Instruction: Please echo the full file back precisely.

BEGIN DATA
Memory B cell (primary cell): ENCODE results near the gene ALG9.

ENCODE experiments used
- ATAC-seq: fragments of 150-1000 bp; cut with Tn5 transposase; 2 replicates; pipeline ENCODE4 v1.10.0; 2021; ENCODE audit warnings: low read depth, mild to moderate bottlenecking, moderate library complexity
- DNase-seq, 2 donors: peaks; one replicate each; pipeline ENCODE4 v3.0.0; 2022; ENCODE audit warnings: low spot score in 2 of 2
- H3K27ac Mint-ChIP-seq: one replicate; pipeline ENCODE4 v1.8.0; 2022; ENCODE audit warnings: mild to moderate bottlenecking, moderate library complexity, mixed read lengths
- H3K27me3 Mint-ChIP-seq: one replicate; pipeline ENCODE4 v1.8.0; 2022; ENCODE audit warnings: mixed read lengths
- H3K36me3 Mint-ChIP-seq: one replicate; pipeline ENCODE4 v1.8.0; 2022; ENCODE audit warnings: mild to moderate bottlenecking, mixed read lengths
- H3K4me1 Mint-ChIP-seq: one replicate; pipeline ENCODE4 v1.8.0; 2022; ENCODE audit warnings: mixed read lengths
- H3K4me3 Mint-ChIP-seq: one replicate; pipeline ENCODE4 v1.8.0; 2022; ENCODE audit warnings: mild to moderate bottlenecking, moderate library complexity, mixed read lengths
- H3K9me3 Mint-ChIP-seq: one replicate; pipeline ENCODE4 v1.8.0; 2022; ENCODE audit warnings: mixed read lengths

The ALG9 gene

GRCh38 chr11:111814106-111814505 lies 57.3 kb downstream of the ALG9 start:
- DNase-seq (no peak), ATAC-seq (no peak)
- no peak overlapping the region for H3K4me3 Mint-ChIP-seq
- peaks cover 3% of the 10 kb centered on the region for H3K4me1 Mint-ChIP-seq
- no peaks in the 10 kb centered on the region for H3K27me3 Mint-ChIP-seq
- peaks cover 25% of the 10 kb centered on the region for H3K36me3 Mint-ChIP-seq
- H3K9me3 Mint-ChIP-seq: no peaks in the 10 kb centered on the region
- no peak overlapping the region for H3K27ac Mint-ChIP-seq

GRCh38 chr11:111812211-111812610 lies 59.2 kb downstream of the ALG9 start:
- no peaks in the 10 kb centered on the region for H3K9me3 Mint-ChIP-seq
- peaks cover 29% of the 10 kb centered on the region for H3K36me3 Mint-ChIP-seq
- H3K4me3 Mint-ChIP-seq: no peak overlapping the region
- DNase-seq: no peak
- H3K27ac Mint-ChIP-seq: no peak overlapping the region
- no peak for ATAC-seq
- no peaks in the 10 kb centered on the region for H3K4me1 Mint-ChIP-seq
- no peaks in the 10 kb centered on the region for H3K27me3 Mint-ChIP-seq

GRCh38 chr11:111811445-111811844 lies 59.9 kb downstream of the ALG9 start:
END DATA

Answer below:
Memory B cell (primary cell): ENCODE results near the gene ALG9.

ENCODE experiments used
- ATAC-seq: fragments of 150-1000 bp; cut with Tn5 transposase; 2 replicates; pipeline ENCODE4 v1.10.0; 2021; ENCODE audit warnings: low read depth, mild to moderate bottlenecking, moderate library complexity
- DNase-seq, 2 donors: peaks; one replicate each; pipeline ENCODE4 v3.0.0; 2022; ENCODE audit warnings: low spot score in 2 of 2
- H3K27ac Mint-ChIP-seq: one replicate; pipeline ENCODE4 v1.8.0; 2022; ENCODE audit warnings: mild to moderate bottlenecking, moderate library complexity, mixed read lengths
- H3K27me3 Mint-ChIP-seq: one replicate; pipeline ENCODE4 v1.8.0; 2022; ENCODE audit warnings: mixed read lengths
- H3K36me3 Mint-ChIP-seq: one replicate; pipeline ENCODE4 v1.8.0; 2022; ENCODE audit warnings: mild to moderate bottlenecking, mixed read lengths
- H3K4me1 Mint-ChIP-seq: one replicate; pipeline ENCODE4 v1.8.0; 2022; ENCODE audit warnings: mixed read lengths
- H3K4me3 Mint-ChIP-seq: one replicate; pipeline ENCODE4 v1.8.0; 2022; ENCODE audit warnings: mild to moderate bottlenecking, moderate library complexity, mixed read lengths
- H3K9me3 Mint-ChIP-seq: one replicate; pipeline ENCODE4 v1.8.0; 2022; ENCODE audit warnings: mixed read lengths

The ALG9 gene

GRCh38 chr11:111814106-111814505 lies 57.3 kb downstream of the ALG9 start:
- DNase-seq (no peak), ATAC-seq (no peak)
- no peak overlapping the region for H3K4me3 Mint-ChIP-seq
- peaks cover 3% of the 10 kb centered on the region for H3K4me1 Mint-ChIP-seq
- no peaks in the 10 kb centered on the region for H3K27me3 Mint-ChIP-seq
- peaks cover 25% of the 10 kb centered on the region for H3K36me3 Mint-ChIP-seq
- H3K9me3 Mint-ChIP-seq: no peaks in the 10 kb centered on the region
- no peak overlapping the region for H3K27ac Mint-ChIP-seq

GRCh38 chr11:111812211-111812610 lies 59.2 kb downstream of the ALG9 start:
- no peaks in the 10 kb centered on the region for H3K9me3 Mint-ChIP-seq
- peaks cover 29% of the 10 kb centered on the region for H3K36me3 Mint-ChIP-seq
- H3K4me3 Mint-ChIP-seq: no peak overlapping the region
- DNase-seq: no peak
- H3K27ac Mint-ChIP-seq: no peak overlapping the region
- no peak for ATAC-seq
- no peaks in the 10 kb centered on the region for H3K4me1 Mint-ChIP-seq
- no peaks in the 10 kb centered on the region for H3K27me3 Mint-ChIP-seq

GRCh38 chr11:111811445-111811844 lies 59.9 kb downstream of the ALG9 start: